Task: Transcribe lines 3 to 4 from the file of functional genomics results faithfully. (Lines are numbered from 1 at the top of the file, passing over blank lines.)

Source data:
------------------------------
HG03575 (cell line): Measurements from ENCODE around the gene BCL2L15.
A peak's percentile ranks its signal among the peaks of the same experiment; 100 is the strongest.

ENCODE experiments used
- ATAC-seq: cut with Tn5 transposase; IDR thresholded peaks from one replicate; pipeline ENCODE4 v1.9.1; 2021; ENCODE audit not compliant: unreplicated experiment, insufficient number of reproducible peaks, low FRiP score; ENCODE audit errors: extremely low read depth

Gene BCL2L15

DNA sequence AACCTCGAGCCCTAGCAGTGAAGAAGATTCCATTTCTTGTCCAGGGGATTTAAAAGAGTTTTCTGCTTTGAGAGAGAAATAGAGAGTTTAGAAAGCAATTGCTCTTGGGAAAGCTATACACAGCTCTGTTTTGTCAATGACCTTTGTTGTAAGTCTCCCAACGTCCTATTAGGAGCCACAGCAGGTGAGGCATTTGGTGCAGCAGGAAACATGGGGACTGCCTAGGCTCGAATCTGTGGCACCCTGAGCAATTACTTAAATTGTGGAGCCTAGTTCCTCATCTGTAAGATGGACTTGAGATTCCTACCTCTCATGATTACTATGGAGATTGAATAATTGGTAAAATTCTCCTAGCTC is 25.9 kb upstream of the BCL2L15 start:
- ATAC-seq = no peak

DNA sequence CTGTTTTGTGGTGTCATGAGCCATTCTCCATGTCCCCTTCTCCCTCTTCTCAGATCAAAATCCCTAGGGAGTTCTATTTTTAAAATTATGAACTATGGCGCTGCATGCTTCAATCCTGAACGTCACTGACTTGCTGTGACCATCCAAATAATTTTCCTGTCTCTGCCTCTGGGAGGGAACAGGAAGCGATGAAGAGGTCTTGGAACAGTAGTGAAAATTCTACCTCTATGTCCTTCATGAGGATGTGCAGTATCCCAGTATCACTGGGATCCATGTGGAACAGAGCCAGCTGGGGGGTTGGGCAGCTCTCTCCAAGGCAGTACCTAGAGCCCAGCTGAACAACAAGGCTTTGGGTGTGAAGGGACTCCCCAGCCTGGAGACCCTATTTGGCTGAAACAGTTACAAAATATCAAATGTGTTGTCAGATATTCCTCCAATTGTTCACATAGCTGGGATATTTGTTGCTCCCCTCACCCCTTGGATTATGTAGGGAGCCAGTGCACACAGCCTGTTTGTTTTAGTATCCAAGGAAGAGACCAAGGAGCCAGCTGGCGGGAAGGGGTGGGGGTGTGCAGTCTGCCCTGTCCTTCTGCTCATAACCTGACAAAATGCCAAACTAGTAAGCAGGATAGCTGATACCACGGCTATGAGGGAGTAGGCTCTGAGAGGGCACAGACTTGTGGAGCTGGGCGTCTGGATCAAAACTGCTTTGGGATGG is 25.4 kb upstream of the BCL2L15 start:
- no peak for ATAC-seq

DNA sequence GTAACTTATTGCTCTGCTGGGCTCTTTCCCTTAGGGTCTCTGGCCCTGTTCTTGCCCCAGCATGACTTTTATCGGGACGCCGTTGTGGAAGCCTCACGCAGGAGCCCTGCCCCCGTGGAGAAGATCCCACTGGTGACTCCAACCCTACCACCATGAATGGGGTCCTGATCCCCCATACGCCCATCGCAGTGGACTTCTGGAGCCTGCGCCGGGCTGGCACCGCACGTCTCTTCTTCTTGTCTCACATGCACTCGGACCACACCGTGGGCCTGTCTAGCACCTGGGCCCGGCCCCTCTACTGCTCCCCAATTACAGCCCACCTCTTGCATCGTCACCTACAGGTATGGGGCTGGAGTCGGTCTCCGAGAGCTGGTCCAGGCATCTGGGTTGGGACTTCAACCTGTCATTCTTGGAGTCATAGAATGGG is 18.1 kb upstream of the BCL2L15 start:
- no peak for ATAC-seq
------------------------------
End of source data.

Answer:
ENCODE experiments used
- ATAC-seq: cut with Tn5 transposase; IDR thresholded peaks from one replicate; pipeline ENCODE4 v1.9.1; 2021; ENCODE audit not compliant: unreplicated experiment, insufficient number of reproducible peaks, low FRiP score; ENCODE audit errors: extremely low read depth